2019 FIFA U-20 World Cup Roster by Position (Club; Hometown; U-20 Caps/Goals)

GOALKEEPERS (3): CJ Dos Santos (Benfica/POR; Foxchase, Pa.; 2/0), David Ochoa (Real Salt Lake; Oxnard, Calif.; 4/0), Brady Scott (Köln/GER; Petaluma, Calif.; 9/0)
DEFENDERS (6): Sergino Dest (Ajax/NED; Almere-Stad, Netherlands; 8/1), Chris Gloster (Hannover 96/GER; Montclair, N.J.; 11/0), Aboubacar Keita (Richmond Kickers; Columbus, Ohio; 2/0), Mark McKenzie (Philadelphia Union; Bear, Del.; 10/3), Matthew Real (Philadelphia Union; Drexel Hill, Pa.; 10/0), Chris Richards (Bayern Munich/GER; Birmingham, Ala.; 8/0)
MIDFIELDERS (6): Edwin Cerrillo (FC Dallas; Frisco, Texas; 0/0), Chris Durkin (D.C. United; Glen Allen, Va.; 2/0), Richard Ledezma (PSV Eindhoven/NED; Phoenix, Ariz.; 4/0), Alex Mendez (Freiburg/GER; Los Angeles, Calif.; 15/8), Paxton Pomykal (FC Dallas; Highland Village, Texas; 9/3), Brandon Servania (FC Dallas; Dallas, Texas; 8/2)
FORWARDS (6): Ayo Akinola (Toronto FC/CAN; Brampton, Ont.; 12/9), Konrad De La Fuente (Barcelona/ESP; Miami, Fla.; 2/1), Ulysses Llanez (Wolfsburg/GER; Lynwood, Calif.; 11/7), Justin Rennicks (New England Revolution; South Hamilton, Mass.; 13/6), Sebastian Soto (Hannover 96/GER; San Diego, Calif.; 5/2), Tim Weah (Celtic FC/SCO; Rosedale, N.Y.; 0/0)

The big news of this roster is that Timothy Weah is playing with the U20 side and not the senior national team at this summer’s Gold Cup. There have been reports that Weah wanted to play in the U20 World Cup, perhaps seeing it as an opportunity to see the field more. Weah is a PSG youngster who spent the second half of this season loaned out to Celtic of the Scottish Premiere League. Celtic won the league while Weah contributed 4 goals and 1 assist through 17 appearances across all competitions. He also already has 8 caps and 1 goal for the senior national team. While those numbers may not jump off the page, you have to remember that this is a youth competition; many of the players Weah will be going up against have never played a professional minute of soccer and have only played at the youth levels.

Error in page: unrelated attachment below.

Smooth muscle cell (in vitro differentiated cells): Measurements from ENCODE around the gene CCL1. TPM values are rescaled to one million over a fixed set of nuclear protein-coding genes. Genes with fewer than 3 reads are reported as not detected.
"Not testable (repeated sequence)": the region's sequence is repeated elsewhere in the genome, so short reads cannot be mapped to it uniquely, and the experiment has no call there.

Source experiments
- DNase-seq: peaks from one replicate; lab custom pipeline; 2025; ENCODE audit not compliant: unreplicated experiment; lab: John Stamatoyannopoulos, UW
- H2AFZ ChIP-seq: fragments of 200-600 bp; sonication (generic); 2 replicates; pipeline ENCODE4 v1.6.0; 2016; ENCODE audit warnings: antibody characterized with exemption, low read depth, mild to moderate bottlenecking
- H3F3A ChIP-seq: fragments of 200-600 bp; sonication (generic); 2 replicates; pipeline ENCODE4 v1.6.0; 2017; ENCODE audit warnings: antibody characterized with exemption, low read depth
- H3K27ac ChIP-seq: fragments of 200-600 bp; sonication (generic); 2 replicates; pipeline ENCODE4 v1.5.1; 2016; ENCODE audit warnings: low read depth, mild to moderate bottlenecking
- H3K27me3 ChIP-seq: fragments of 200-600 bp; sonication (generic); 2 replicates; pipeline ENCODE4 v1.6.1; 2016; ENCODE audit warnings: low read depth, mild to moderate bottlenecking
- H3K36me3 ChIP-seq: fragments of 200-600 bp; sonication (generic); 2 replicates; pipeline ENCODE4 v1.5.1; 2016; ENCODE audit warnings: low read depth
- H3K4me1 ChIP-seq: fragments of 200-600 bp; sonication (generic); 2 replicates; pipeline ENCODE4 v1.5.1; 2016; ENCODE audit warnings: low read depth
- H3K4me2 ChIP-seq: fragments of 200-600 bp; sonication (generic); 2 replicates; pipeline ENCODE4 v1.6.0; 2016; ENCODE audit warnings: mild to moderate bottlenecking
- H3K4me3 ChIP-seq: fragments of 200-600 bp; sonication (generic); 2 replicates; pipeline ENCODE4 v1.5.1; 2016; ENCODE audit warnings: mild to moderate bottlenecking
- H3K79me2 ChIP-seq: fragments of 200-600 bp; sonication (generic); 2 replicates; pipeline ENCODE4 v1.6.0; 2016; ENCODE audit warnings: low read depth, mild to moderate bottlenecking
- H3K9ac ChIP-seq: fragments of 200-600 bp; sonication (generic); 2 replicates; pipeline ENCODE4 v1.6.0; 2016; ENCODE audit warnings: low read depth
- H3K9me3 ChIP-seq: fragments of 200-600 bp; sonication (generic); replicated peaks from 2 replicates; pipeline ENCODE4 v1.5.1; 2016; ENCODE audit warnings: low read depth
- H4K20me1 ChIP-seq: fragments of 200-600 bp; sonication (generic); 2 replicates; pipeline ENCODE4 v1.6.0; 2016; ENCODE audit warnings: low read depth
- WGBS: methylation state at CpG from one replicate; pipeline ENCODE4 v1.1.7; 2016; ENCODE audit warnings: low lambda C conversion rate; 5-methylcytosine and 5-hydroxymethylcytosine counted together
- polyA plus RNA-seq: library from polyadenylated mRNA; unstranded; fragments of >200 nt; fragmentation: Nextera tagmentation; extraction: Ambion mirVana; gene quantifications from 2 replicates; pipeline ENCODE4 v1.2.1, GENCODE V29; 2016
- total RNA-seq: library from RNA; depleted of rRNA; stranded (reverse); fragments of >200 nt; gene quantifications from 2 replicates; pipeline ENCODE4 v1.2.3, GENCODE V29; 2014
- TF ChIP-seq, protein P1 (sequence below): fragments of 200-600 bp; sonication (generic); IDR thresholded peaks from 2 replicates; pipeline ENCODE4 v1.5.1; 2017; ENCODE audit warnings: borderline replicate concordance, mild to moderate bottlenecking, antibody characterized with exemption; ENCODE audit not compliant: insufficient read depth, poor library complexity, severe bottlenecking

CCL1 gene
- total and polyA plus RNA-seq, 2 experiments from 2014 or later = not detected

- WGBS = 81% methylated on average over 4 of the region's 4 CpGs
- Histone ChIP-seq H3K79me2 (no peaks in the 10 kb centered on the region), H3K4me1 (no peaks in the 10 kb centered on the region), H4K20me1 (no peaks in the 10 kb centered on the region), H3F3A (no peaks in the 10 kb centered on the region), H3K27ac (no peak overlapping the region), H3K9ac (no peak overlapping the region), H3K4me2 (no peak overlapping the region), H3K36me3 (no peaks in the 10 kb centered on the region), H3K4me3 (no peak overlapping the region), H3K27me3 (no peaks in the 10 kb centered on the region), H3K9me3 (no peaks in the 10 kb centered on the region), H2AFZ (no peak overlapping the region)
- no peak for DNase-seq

Players who have already made their professional debuts do not play in these youth competitions. For example, Tyler Adams has played in 8 games for Bundesliga side Red Bull Leipzig since joining the team in January, he has 10 caps for the senior national team, and he was not called into this roster despite being age-eligible. This is usually because the parent club won’t release the player, the player does not want to play at that level, or they are already contributing to the senior team. I fully expect Adams to be in this summer’s Gold Cup roster. Josh Sargent and Jonathan Amon might be in a similar boat to Adams but I do not feel as confident in their inclusion in Berhalter’s Gold Cup roster, but that’s an article for another day. The above is also why this is Weah’s first appearance for the U20’s this cycle.

Outside of headliner Timothy Weah, there is still a LOT of talent on this roster. Personally, I’m super excited about Mendez, Dest, Pomykal, Llanez, and Servania (even though Servania might be the third choice defensive midfielder on this roster). Mendez is the centerpiece of this team. He is the engine in the midfield who can pass up, over, around, and through teams. Pomykal was deployed mostly as a winger in qualifying but has played more centrally for FC Dallas as he’s experienced a breakout season in 2019. Pomykal is a great ‘connective tissue’ kind of player who allows other players to look good while also having some flashes of brilliance on his own. Llanez is a dynamic, speedey left winger who can beat defenders with his pace and with his ball skills. Dest is a no-nonsense defender who is great at stopping an attack before it starts. he also provides some silky passes up the right side. Lastly Servania is the defensive midfielder you want when you’re dominating a game. He has some defensive bite and his real asset comes in attack where he can unlock a defense with one line-splitting pass. Those were the players who really impressed me in the CONCACAF U20 Championship where the US dominated almost every team they faced.